RTÉ to continue longwave service next year

Broadcaster extends Radio 1 service until 2017 after complaints by emigrants

Following complaints from emigrants, RTÉ has announced it will operate a full longwave Radio 1 service next year, before closing it down in May 2017. Photograph: Cyril Byrne/The Irish Times

Following complaints from emigrants, RTÉ has announced it will operate a full longwave Radio 1 service next year, before closing it down in May 2017. Photograph: Cyril Byrne/The Irish Times

 

RTÉ will operate a full longwave Radio 1 service next year, service with reduced hours in 2016, before closing it down in May 2017, the station has announced, in an effort to assuage anger from Irish living in Britain.

The station says that while it still believes that longwave is “an outdated and costly technology” and “poor value for money”, it had listened to concerns from groups representing elderly Irish living in Britain.

“We want to work with all those concerned to ensure that RTÉ Radio 1, that voice from home, remains a voice that can be heard where it needs to be heard. All groups asked for more time,” said Tom McGuire, head of RTÉ Radio 1.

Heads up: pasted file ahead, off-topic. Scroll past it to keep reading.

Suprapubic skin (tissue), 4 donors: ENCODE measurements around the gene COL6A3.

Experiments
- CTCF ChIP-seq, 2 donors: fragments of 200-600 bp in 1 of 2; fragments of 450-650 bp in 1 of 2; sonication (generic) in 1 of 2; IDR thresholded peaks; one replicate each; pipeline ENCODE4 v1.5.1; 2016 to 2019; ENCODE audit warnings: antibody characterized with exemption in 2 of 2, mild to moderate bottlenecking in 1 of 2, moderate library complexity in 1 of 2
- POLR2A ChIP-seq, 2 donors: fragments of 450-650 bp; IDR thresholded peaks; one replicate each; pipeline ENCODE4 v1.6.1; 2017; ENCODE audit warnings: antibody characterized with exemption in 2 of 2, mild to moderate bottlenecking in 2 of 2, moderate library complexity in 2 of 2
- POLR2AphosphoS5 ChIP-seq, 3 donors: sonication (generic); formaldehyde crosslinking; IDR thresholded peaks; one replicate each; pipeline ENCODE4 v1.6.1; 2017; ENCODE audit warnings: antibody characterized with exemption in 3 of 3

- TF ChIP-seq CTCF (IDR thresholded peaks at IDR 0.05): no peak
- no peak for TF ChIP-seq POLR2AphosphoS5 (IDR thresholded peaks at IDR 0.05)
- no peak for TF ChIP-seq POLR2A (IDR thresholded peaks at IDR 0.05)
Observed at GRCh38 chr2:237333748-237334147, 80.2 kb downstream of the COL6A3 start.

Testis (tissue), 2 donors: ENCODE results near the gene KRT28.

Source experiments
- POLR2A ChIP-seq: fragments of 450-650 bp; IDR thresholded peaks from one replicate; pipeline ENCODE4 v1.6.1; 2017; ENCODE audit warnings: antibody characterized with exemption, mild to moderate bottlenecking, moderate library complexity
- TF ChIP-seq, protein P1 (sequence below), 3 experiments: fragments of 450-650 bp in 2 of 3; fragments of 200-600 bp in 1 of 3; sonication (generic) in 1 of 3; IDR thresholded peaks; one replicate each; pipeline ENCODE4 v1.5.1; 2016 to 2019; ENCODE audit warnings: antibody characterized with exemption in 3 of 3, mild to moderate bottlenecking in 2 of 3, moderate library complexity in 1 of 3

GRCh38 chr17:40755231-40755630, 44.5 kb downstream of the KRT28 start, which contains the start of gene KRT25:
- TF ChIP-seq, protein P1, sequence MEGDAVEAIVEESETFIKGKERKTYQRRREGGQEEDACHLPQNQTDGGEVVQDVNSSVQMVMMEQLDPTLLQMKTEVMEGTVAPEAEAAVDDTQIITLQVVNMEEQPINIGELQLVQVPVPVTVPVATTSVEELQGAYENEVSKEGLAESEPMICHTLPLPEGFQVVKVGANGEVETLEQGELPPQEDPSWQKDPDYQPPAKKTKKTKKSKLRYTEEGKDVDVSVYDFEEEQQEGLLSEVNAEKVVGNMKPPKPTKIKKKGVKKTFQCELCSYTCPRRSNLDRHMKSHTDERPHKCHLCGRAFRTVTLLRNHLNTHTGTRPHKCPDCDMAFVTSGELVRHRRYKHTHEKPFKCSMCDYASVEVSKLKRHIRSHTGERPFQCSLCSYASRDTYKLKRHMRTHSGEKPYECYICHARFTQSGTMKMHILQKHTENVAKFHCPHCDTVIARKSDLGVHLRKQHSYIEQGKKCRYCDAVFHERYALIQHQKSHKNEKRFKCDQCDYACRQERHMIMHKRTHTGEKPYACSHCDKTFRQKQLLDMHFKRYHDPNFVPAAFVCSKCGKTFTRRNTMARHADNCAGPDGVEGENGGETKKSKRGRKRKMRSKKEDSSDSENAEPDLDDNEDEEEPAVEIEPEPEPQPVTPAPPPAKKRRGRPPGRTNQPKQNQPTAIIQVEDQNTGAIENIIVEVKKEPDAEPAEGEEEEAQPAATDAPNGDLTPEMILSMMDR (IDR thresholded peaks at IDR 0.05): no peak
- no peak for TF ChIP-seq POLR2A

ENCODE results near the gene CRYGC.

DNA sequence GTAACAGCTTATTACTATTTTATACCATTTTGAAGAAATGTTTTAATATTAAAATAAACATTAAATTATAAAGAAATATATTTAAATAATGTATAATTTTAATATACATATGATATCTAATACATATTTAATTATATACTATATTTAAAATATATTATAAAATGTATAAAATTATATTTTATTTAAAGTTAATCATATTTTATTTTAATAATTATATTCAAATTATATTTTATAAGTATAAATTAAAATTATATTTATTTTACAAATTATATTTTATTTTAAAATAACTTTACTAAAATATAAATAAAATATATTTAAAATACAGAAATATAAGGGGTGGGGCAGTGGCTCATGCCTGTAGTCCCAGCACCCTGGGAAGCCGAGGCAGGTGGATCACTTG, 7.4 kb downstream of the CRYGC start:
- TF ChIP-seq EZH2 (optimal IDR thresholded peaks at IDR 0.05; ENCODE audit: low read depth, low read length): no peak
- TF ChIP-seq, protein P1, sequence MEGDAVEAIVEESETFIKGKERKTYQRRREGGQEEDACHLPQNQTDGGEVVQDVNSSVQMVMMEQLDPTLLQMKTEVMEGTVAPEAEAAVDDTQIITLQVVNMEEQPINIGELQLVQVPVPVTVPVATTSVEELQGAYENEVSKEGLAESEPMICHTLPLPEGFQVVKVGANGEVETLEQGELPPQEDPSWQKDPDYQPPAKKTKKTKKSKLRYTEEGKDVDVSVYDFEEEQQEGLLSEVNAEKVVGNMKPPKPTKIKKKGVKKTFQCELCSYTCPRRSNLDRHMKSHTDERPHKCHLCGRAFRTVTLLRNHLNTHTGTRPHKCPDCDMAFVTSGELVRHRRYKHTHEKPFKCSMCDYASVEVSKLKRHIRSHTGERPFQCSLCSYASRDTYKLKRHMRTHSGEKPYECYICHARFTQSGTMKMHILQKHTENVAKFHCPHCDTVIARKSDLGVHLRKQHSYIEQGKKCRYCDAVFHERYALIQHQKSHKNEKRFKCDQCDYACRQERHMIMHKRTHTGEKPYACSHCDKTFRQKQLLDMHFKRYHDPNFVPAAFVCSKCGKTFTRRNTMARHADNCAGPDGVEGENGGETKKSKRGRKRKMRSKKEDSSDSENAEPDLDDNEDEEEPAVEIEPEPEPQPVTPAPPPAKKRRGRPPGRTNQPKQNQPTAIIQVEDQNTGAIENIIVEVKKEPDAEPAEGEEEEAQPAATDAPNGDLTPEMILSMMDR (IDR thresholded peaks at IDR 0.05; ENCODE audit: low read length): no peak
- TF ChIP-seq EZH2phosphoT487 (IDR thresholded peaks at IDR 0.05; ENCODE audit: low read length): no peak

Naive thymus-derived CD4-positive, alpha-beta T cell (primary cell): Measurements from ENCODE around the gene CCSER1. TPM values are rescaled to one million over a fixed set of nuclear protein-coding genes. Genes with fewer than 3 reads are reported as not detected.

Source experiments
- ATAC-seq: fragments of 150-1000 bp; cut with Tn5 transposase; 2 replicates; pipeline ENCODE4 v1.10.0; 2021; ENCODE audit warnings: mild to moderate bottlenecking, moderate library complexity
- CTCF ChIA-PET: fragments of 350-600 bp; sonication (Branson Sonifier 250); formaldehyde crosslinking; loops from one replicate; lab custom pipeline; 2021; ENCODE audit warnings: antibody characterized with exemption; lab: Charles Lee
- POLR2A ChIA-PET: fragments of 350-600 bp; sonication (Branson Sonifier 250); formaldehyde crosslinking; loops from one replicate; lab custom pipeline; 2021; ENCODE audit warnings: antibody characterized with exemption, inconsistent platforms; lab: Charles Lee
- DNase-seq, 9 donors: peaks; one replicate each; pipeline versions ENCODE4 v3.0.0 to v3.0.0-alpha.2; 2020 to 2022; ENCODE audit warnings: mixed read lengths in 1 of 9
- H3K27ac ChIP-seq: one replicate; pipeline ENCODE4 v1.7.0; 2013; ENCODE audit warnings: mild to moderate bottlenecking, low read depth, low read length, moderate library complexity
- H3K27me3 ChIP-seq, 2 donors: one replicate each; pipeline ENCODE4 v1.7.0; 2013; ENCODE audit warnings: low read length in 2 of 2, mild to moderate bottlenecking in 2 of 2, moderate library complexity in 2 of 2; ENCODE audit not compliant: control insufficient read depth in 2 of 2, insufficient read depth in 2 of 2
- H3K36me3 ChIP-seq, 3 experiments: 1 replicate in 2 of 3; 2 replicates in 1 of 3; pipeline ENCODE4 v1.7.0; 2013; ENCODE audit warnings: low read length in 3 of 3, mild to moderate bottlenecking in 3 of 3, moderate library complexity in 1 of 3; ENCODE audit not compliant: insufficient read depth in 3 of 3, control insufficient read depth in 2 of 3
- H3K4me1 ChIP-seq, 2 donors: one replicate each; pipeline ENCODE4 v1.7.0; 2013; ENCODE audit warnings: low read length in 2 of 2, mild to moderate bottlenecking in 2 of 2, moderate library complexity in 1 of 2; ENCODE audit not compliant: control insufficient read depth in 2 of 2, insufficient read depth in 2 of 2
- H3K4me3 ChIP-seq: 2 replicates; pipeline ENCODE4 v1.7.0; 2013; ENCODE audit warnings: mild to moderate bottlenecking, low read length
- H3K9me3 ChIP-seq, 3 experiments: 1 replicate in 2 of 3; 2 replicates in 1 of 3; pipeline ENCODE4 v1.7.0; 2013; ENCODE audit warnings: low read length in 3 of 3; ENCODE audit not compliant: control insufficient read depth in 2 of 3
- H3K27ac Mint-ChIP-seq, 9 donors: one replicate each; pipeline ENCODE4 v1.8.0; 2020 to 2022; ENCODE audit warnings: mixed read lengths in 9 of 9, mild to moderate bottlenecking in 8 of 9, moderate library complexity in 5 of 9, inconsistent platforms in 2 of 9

Mr McGuire said the broadcaster remained convinced that longwave “has had its day”, but a delay would give British audiences longer to adapt to listening to its services digitally.

The Department of Foreign Affairs and Trade is to fund research next year to understand the needs of UK-based listeners, particularly from organisations such as the Irish in Britain.

In terms of the longwave signal’s reduced hours in 2016: “It will not be decided until closer to the date how many hours that will mean,” a spokeswoman told the Irish Times.

“The rise of smartphone and tablet usage among older users, the growth of platforms like Freeview in the UK, our own Radio Player and the imminent launch of the Irish Radio Player, all offer sustainable, practical solutions into the future,” said JP Coakley, head of operations at RTÉ Radio.

Link with home

Welcoming the move, Minister for Foreign Affairs Charlie Flanagan said he had heard “first hand” from many Irish living in Britain who feel “very attached” to the longwave signal which provides an important link with home.

Minister of State for the Diaspora Jimmy Deenihan said the delay will give people time to prepare: “While we may have preferred to see the decision reversed, this is an operational matter for RTÉ.”

Paying tribute to those who signed petitions, Jenny McShannon, the chief executive of emigrant organisation Irish in Britain, said she hoped that no decision will be made by RTÉ that will pre-empt next year’s research.

RTÉ had previously announced that it would be ceasing its Longwave 252 service from the Clarkstown longwave transmitter on October 27th, leaving Radio 1 available only on FM and digital platforms.